The acute attack gradually subsides and becomes Iimmersion. The duration of the immersion phase depends on the nature of the crisis and the person’s ability and desire to adapt. During Immersion, you are still very aware of the seizure but you have become somewhat used to its cadence. Yes, there are still landmines, but they don’t come at you as often and they certainly don’t have the same power.

Humans have a remarkable ability to adapt to even the most uncomfortable and difficult situations and part of that adaptation is just repetition and conditioning. Every day gets easier because you’ve learned what to expect and new skills to help you adjust. Most of us remain perched in immersion now, continuing to watch new layers of COVID unfold. This step is similar to what people called the new normal some time ago. The problem with that is:

  • There is nothing normal about it.
  • This implies that the crisis is over.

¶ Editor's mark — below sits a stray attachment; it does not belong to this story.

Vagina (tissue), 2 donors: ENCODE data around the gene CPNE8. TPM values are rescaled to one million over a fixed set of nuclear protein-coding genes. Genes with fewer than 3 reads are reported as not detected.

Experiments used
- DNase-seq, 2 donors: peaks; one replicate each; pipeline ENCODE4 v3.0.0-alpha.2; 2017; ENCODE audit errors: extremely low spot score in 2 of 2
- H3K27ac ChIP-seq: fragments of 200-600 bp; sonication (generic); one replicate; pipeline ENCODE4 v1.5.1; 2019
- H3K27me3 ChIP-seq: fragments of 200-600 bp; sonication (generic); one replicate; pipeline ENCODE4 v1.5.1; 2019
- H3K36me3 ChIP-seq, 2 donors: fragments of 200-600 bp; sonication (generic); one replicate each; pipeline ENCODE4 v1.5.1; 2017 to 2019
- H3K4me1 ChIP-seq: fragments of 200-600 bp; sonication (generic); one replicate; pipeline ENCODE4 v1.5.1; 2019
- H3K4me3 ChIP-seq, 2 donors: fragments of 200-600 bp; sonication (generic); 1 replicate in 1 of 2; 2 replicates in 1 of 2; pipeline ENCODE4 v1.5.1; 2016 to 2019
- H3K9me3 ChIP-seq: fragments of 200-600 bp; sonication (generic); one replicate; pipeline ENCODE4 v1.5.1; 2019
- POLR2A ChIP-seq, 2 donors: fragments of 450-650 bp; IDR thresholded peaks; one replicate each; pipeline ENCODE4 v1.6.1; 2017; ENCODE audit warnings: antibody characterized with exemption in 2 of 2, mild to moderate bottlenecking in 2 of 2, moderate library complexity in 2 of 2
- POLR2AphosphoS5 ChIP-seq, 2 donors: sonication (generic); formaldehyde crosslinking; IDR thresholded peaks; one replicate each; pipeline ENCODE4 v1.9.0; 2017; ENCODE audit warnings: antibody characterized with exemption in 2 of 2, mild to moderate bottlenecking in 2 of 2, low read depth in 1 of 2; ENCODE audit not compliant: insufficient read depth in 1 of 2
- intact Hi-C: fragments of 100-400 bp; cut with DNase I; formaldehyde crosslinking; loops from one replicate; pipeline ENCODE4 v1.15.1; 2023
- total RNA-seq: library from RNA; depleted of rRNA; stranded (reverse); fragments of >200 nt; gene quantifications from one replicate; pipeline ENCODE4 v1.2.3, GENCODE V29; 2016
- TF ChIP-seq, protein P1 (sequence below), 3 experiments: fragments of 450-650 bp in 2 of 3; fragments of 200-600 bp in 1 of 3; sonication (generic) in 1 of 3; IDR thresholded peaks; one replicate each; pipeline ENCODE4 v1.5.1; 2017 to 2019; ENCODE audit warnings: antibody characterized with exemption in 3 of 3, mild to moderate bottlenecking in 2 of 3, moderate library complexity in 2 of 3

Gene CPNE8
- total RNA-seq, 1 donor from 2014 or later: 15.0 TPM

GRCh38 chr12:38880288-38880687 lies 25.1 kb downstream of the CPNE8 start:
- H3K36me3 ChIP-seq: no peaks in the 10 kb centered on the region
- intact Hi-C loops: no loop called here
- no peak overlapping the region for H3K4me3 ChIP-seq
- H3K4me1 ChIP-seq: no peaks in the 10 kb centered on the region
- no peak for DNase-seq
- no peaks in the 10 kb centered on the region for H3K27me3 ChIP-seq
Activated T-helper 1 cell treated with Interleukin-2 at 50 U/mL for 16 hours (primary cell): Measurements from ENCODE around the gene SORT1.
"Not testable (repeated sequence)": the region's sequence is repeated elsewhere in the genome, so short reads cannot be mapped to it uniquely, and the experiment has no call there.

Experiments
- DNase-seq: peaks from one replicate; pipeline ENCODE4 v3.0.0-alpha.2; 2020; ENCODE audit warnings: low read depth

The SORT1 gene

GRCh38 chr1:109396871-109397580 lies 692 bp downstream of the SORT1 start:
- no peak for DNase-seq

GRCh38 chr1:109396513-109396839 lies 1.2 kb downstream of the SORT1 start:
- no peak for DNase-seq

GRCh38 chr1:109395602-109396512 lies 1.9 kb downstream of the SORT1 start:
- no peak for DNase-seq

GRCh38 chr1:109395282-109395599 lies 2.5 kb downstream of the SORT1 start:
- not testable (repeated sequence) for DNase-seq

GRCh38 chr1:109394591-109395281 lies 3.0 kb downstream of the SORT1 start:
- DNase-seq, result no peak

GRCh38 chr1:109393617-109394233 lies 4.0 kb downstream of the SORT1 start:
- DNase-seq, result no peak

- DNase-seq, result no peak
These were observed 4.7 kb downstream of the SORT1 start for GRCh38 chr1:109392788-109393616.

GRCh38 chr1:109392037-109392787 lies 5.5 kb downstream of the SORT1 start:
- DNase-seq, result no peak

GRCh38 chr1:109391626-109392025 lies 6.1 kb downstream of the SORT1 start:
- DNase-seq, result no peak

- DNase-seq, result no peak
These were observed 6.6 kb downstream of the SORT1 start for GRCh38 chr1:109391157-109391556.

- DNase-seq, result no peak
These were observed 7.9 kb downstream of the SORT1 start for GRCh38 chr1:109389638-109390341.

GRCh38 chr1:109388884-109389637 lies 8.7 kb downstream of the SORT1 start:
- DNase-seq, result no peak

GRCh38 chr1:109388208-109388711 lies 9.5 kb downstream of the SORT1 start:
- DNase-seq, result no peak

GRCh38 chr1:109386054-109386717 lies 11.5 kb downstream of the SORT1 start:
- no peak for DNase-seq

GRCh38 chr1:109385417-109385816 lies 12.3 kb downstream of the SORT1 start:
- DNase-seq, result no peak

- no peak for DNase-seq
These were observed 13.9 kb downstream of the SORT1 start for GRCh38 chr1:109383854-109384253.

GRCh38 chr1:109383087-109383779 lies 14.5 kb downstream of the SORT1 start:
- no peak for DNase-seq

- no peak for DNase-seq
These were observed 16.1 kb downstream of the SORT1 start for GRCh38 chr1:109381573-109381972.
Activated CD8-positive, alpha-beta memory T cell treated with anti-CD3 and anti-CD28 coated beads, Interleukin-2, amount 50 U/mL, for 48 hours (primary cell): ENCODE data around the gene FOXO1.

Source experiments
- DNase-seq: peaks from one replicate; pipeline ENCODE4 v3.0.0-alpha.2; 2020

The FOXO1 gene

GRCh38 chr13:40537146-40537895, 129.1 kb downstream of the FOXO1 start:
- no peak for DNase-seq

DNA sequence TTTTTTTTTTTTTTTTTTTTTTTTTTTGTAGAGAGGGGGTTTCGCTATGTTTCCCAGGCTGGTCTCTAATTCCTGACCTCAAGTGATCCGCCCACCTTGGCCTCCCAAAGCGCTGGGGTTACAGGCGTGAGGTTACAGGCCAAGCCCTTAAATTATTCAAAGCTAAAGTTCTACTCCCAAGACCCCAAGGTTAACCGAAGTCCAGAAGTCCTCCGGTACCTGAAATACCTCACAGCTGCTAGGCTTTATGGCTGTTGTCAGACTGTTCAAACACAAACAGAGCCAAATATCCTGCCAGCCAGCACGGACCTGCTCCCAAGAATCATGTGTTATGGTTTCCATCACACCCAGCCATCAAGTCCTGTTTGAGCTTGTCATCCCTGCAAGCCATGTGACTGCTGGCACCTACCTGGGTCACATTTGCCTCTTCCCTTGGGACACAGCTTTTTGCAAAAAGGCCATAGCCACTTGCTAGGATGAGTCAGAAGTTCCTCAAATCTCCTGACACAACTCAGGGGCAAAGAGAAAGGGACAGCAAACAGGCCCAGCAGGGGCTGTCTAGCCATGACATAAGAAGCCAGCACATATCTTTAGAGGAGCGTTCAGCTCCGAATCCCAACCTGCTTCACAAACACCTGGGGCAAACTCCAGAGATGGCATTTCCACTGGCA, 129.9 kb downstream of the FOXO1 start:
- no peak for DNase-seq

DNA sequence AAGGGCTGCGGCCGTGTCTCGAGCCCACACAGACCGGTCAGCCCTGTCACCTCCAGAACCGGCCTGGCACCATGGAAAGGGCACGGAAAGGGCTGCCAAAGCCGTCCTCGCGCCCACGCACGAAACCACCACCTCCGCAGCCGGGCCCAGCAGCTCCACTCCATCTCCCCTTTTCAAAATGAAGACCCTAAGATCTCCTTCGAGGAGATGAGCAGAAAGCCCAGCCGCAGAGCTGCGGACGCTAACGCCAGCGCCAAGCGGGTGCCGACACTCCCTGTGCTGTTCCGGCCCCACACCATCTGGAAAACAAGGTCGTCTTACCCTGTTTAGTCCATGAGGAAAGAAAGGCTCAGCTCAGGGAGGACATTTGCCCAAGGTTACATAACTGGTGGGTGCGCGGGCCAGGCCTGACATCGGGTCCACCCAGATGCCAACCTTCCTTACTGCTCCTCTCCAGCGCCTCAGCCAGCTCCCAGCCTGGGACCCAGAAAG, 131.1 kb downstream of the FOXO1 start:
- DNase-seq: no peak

It’s not. You’re just used to it.

Going through the stages of the crisis is not necessarily linear and the pace varies. Some of us linger in an acute attack while others quickly jump into immersion. Some people find themselves stuck in immersion, never being able to fully accept and adapt and move on. But the goal is to achieve the integration.

Integration is a psychological term used in various forms and defined as “the coordination or unification of parts into a whole”. During the crisis, onboarding is when the experience has become part of your personal narrative. It no longer looks like a foreign appendix that you carry with you. You are not in denial and you are not angry. You are able to recognize the ugliness of the fit and fold it in on yourself, the warts and everything. It doesn’t mean that the parts of the fit aren’t painful anymore, but the pain is wrapped up in the bigger whole.

Achieving integration requires that you decide to move forward. In some cases, it can even feel like giving you permission to move forward. More importantly, it means letting go of the idea that life will someday revert to what it was before the crisis. The crisis changed the course of your life and now you have a different one. They may have similarities with each other, but they are not the same. There is no better or worse, they are just different; the paths too divergent to be evaluated.